The north – south divide is a well-documented phenomenon in England. Historically, the south has been wealthier and structurally favoured, with government investment in the south far outweighing what northerners receive, exacerbated by lower employment levels and worse health outcomes for those in the north. People in the south benefit from a quarter more disposable income than their northern counterparts, up from a fifth 15 years ago, and this is felt in every pocket.
Now, research carried out by the University of Manchester has found that there were 14,333 more premature deaths in the north of England than the south in 2015, with 29% more deaths among 25-34 year olds in the north than in the south in 2015. This is compared to 2.2% more deaths in this age group in 1995 and 8% more in 1965. A 35-44 year old living in the north is 49% more likely to die suddenly than their equivalent in the south, compared to 3.3% more likely in 1995 and 21% higher in 1965.
For the purposes of the study, England was divided into the north (the north east, north west, Yorkshire and the Humber, East Midlands and West Midlands) and the south (the east, south west, London and the south east). Data from the Office of National Statistics was analysed to compare death rates between 1965 and 2015, and the numbers were looked at without considering causes of death, which means that the researchers have been unable to give solid reasoning behind the numbers.
However, the patterns they identified are undeniable.
Researcher Iain Buchan said, “Five decades of death records tell a tale of two Englands, north and south, divided by resources and life expectancy – a profound inequality resistant to the public health interventions of successive governments”.
“A new approach is required, one that must address the economic and social factors that underpin early deaths, especially in younger populations, and one that focuses on rebalancing the wider economy to help drive investment in northern towns and cities.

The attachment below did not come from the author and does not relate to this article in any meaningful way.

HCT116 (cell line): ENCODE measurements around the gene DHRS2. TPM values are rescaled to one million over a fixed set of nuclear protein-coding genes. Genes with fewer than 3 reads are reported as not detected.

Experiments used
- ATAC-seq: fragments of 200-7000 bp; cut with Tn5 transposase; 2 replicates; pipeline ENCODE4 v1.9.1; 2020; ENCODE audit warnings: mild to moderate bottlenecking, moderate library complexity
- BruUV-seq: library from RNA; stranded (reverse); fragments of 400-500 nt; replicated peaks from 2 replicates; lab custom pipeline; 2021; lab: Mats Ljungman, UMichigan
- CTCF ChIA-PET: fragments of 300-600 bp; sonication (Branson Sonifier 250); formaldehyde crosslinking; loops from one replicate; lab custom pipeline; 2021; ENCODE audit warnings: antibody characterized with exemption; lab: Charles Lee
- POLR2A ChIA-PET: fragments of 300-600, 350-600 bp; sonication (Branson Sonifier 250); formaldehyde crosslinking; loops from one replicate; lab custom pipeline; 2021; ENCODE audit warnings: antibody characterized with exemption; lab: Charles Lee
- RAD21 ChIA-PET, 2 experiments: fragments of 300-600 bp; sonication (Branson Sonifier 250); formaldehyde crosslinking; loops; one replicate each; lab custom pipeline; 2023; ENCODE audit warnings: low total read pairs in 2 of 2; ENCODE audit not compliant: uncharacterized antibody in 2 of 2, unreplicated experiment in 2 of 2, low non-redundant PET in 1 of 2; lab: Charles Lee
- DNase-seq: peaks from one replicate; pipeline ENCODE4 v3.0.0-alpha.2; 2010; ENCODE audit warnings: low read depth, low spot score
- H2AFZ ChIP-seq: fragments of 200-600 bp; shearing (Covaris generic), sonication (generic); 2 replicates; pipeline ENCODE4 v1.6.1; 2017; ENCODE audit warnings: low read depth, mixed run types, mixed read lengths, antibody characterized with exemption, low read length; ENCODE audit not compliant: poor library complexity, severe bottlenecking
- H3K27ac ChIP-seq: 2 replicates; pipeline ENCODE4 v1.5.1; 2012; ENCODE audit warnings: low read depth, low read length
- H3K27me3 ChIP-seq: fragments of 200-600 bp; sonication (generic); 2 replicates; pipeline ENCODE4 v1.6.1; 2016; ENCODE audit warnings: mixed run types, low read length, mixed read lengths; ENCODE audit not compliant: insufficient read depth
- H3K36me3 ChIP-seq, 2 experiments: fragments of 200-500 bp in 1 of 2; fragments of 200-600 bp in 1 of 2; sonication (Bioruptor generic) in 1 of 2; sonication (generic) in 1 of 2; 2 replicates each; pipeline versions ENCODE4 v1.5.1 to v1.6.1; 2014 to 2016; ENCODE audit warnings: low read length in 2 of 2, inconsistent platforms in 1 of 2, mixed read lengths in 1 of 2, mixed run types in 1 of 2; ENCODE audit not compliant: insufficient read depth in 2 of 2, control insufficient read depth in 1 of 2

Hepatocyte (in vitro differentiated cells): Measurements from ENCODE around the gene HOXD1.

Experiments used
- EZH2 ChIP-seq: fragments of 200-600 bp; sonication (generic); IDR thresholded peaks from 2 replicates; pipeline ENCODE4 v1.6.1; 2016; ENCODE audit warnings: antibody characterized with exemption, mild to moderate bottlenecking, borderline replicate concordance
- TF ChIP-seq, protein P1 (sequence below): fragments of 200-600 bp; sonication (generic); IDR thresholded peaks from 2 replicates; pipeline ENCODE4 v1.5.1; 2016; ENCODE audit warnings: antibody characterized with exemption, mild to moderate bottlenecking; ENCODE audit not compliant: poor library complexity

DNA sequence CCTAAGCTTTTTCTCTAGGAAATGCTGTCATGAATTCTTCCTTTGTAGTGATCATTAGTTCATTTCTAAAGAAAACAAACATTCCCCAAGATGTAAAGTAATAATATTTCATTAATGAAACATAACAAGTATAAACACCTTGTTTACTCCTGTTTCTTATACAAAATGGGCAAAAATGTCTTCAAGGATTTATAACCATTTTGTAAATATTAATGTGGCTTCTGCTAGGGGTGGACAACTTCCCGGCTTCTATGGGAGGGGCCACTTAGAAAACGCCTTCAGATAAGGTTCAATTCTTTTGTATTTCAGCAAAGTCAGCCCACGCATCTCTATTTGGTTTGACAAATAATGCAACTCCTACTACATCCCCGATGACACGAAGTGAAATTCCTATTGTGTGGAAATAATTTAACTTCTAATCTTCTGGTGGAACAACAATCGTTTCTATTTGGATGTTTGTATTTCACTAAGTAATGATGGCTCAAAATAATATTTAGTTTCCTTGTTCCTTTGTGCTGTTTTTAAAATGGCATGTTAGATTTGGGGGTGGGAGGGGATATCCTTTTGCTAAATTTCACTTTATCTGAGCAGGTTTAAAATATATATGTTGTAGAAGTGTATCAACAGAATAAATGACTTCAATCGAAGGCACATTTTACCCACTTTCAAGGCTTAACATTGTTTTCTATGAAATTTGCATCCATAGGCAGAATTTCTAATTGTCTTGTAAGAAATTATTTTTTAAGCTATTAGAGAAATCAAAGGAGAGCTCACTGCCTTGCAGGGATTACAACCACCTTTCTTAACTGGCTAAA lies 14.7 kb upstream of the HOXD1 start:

Fellow researcher Tim Doran, from the University of York, is hopeful that further data analysis will help the government to identify and address the causes of this drastic inequality.
He said, “These important findings were made possible by examining public health data – held by the NHS and other agencies – dating back decades. The data, technology and skills now exist to better understand population health and develop public policies to improve it proportionately”.
The British Medical Journal, which published the study, reports that “Explaining the rapidly widening divide in young adult mortality between North and South over the past two decades will require detailed analysis of specific causes of death and the plausible explanations, including epidemiological, social, economic and migratory factors. The most common causes of death in this age group are suicide, poisoning, land transport accidents and liver disease”.
The research that is required will be intensive, but it is essential if this culling of young lives in the north is to be abated. This is not a small variance in mortality that can be written off by statistical inaccuracies or biased data, it is a dramatic difference in life expectancy for people living in England, purely based on the bit of the country they live on.
This is brutal and it is unfair, and the government must demonstrate a true commitment to equalising and balancing the importance of northern and southern lives.
Margaret Whitehead, a Professor in public health at the University of Liverpool, and Tim Doran, Clinical Research Fellow at the University of Manchester, warn that deprived communities in the north have “borne the brunt” of the recession, with government spending cuts that “will hit the hardest in the north”. And given that 37,000 people a year die earlier in the north than they would have done in the south, this is a situation that must be addressed quickly and with determination.
Those of us who live in the north, despite the fact that we are apparently one-fifth more likely to die before the age of 75, do so because it is a fantastic place to be. But without the structural, infrastructural, employment and economic equality that we need, we are going to be poorer than the south in every possible sense (except for scenery and sense of humour).
Matching – or improving on – the funding and equivalent services that southerners receive is a must. Whatever attempts have already been made to reduce inequalities have either failed or underwhelmed in their efficacy, and specialists must be consulted and listened to if we are to start challenging the inevitability with which northerners face their fate.
Photo: Michael Oakes/Creative Commons